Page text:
Africa Rising, Robert Klaten

Discover Beatrace Angut, founder of Africa Fashion Day Berlin, now Fashion Africa Now

Funmu Fagbemi, founder of VR Creative Agency

VR Creative Agency is a Nigerian based agency that scouts and pushes emerging Nigerian brands onto the international scene. Some of its brands have appeared in international magazines like the New York Times and the Hunger Magazine. All its brands such as Henri Nduku and Bloke, are ‘out of the box’ fashion concepts, and they tell their stories primarily through social media. Instagram for instance, stands out as one of the best and most explored platforms in terms of storytelling. “We are very good at telling stories in Africa. We are itchy to tell our stories, and I think that is the reason why we are the biggest users of Instagram” says Funmi Fagbemi, Founder & CEO of VR Creative Agency. In South Africa for example, Instagram grew from 680 000 active users in 2013 to round about 1,1-million in 2014 according to the South African journalist and media analyst  Arthur Goldstuck.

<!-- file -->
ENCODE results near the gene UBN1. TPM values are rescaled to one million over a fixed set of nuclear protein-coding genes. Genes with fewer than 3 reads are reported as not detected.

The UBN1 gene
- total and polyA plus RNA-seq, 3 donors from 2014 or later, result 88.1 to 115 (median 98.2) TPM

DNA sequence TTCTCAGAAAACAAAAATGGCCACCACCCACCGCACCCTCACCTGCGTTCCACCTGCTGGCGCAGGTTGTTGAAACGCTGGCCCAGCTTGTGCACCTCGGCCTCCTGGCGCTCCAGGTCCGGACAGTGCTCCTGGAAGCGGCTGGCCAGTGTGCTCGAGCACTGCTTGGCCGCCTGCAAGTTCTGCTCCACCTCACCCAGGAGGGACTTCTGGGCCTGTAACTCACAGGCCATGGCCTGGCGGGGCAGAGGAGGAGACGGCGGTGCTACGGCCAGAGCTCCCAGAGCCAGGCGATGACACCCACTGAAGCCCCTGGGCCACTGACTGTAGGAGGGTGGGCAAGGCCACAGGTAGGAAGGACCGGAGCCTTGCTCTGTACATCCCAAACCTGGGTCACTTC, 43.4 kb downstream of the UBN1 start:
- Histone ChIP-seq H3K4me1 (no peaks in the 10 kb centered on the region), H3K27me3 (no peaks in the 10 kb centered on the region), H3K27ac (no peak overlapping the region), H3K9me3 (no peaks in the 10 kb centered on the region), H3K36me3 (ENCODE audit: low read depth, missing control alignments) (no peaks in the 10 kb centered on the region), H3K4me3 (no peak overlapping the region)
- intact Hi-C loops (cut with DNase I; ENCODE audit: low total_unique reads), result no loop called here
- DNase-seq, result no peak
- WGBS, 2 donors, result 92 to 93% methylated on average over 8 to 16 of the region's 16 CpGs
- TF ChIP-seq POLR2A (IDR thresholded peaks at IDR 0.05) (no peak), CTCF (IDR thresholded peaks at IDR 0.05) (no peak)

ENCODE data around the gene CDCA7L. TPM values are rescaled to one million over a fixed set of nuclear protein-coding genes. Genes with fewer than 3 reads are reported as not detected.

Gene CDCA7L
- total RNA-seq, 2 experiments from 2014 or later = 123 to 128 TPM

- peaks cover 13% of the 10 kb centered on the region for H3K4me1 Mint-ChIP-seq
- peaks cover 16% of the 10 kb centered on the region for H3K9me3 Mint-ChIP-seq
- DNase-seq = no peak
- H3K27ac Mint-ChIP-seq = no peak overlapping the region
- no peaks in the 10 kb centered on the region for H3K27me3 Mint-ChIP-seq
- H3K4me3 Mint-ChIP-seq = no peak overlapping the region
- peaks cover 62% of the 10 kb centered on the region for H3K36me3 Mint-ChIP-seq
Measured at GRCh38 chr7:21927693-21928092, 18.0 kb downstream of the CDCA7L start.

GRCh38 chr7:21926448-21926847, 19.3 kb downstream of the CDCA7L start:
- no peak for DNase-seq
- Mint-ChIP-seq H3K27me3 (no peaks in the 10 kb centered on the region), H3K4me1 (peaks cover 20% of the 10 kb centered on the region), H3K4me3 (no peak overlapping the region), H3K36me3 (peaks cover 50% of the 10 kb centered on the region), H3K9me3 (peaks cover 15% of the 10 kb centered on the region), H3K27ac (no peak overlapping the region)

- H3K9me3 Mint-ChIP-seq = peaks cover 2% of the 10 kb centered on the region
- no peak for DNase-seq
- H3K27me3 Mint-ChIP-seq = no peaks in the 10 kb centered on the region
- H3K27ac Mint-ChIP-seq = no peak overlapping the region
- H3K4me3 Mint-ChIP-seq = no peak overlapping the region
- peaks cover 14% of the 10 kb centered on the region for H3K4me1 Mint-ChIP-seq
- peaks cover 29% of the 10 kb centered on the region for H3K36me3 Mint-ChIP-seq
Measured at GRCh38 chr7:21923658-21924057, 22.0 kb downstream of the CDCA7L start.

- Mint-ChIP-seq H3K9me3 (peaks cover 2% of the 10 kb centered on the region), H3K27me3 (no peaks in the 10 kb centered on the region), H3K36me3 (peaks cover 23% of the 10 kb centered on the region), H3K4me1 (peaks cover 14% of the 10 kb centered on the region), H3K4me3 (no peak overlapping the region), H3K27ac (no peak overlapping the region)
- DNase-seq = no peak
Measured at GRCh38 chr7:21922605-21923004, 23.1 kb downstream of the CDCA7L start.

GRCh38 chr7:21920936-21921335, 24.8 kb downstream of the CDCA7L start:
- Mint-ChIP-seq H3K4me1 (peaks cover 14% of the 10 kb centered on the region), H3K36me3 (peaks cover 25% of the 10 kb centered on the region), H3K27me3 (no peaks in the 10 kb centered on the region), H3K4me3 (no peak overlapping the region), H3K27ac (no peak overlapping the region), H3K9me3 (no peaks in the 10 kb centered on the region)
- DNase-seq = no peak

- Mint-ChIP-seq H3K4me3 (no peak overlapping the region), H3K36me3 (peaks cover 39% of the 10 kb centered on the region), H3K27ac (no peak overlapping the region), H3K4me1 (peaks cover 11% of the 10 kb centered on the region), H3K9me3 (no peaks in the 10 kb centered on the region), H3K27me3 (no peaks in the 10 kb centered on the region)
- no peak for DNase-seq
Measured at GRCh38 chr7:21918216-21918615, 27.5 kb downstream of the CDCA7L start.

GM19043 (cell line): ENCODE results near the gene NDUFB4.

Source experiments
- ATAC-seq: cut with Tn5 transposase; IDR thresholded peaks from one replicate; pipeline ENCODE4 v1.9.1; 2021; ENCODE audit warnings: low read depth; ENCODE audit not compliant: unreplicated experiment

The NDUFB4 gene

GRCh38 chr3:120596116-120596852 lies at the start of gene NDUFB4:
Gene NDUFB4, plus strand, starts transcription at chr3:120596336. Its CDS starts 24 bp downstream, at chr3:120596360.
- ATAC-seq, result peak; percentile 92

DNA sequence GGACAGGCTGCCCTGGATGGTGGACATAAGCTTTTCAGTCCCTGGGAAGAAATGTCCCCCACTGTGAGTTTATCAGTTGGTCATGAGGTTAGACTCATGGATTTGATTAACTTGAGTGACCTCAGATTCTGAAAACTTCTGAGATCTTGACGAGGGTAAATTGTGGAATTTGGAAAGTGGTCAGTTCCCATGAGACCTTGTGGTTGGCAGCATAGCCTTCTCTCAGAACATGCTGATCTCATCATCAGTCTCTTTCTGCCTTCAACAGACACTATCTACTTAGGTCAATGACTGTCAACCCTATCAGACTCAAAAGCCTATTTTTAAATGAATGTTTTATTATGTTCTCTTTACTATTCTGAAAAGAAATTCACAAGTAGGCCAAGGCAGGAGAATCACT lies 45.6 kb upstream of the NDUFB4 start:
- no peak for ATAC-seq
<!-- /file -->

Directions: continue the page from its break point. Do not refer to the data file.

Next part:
Based in Nigeria, 360nobs.com can proudly work in many parts of the world because of the social media. “It has given us and others the opportunity to see you for who you are, and tell your story your own way. Personal style is now more than corporate style.”Noble Chibuzor, Founder & Chief Marketing Officer.